Is the cat really a cat?
A large rat lurks behind a tree, spying on three anthropomorphic mice children as they scamper to their one-room schoolhouse, each carrying a block of cheese for their teacher. As the teacher instructs them in “Today’s Lesson: Recognizing DANGER”—in this case, recognizing cats—the students look respectively bored, surprised, and worried. Only several beats after the figure of a cat creeps through the window of the schoolroom does the teacher relinquish the lesson to chaos, shouting “A CAT!” and fleeing the scene in distress along with the students. As the “cat” turns its zippered back to readers, the text asks a good question: “IS this a cat?” Readers who remember the rat will know the answer. Only when an actual cat makes a cameo at the end is there any hint of a true surprise, but it is unclear if readers are meant to laugh at or be alarmed by the implication that the cat has consumed the rat, who only ever wanted cheese in the first place. The clear lines, bright colors, and cartoonish feel of the illustrations may appeal to at least some of the book’s intended audience, but the gag is both drawn out too long and not particularly funny. Moreover, for readers who must endure heightened school security against violent intruders, the attempt at comedy may fall particularly flat.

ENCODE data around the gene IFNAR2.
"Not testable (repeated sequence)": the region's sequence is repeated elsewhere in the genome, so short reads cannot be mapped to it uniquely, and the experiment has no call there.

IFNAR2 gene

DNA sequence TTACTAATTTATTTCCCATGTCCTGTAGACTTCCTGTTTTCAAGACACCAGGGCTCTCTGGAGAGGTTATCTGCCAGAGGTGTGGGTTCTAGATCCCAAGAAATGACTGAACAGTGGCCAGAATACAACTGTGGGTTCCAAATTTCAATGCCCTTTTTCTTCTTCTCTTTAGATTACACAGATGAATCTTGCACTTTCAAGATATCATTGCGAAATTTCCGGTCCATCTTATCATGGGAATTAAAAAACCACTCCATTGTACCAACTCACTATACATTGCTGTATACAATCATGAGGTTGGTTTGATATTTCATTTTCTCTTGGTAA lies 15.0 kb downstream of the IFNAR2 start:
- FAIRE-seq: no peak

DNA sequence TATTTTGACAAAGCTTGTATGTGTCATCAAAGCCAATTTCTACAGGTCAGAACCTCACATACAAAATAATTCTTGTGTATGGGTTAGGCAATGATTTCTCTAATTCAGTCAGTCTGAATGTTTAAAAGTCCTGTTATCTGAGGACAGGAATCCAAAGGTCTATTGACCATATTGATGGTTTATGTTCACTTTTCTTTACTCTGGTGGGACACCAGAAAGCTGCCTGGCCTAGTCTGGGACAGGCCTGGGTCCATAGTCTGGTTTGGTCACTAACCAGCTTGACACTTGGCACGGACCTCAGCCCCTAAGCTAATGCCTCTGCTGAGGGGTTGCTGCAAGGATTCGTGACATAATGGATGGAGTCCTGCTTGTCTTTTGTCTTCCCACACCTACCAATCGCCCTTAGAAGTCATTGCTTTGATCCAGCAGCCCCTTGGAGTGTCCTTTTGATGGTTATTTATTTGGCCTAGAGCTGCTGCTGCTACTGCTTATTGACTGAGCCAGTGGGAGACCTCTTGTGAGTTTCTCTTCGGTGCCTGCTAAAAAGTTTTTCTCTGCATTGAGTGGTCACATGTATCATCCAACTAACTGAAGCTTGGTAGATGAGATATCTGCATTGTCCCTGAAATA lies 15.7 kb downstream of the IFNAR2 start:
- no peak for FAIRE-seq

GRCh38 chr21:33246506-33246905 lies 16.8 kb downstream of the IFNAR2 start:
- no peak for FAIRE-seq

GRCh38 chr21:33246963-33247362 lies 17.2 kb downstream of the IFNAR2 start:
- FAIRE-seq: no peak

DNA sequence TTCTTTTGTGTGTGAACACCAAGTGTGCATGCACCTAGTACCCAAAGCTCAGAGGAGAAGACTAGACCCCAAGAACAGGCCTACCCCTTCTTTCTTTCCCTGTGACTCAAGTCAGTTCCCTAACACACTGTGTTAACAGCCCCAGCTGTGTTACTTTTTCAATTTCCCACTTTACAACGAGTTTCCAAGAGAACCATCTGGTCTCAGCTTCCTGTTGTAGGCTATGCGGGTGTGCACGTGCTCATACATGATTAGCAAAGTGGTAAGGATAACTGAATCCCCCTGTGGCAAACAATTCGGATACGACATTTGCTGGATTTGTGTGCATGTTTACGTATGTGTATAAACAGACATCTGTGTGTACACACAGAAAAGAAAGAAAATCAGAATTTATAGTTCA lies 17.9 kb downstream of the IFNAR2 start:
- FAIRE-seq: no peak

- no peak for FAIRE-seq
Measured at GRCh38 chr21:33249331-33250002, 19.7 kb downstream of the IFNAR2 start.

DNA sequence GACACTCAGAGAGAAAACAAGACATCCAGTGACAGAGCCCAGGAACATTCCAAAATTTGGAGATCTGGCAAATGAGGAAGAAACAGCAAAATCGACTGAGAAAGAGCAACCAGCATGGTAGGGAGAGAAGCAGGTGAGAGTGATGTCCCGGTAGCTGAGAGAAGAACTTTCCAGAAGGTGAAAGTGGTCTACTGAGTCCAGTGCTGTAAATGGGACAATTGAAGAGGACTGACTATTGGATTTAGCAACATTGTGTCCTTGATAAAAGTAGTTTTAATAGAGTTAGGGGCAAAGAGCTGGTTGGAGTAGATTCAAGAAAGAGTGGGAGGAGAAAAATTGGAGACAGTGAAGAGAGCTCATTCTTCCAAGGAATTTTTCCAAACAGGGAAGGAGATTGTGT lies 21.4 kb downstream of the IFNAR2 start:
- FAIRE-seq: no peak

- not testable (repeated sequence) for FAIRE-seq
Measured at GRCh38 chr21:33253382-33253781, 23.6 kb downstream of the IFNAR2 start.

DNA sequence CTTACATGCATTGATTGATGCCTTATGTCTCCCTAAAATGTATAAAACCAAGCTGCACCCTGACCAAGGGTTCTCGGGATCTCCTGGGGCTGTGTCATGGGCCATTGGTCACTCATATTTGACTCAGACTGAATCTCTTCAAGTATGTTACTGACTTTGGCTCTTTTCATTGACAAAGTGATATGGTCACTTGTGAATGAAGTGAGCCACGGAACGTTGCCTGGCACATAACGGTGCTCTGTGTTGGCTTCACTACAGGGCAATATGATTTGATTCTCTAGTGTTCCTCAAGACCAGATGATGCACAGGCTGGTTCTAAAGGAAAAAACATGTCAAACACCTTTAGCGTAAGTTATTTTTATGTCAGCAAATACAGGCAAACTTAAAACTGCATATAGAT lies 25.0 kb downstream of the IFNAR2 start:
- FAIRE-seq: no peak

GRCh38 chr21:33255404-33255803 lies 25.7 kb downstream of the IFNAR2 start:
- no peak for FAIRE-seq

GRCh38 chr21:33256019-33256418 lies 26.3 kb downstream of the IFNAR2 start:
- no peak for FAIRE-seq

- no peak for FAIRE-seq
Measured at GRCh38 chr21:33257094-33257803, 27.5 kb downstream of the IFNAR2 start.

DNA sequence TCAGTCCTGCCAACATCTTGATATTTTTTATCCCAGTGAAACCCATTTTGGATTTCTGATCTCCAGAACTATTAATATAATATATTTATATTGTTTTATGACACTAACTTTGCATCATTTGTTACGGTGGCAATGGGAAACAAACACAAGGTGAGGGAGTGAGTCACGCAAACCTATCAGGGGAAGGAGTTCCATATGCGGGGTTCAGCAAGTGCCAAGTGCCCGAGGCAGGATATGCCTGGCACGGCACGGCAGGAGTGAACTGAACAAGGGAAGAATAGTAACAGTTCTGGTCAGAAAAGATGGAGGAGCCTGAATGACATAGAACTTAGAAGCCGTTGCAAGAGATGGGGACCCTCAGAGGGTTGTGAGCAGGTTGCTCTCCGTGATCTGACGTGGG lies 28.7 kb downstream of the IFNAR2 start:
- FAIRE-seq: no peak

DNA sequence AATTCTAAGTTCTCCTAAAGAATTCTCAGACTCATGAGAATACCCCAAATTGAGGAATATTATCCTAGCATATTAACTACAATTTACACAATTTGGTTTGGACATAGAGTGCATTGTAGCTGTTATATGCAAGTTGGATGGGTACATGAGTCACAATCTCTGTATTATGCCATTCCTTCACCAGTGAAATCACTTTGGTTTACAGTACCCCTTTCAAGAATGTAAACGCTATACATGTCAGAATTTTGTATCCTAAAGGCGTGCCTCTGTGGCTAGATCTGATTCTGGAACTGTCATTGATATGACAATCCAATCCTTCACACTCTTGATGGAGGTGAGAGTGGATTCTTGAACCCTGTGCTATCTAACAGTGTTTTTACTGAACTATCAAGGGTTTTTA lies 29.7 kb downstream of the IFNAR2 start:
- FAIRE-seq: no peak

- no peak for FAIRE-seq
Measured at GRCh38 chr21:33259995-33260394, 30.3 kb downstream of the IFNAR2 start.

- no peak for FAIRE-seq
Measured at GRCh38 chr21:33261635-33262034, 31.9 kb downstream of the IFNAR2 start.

A stale, unfunny tale of duped mice unprepared for a world with predators. (Picture book. 3-6)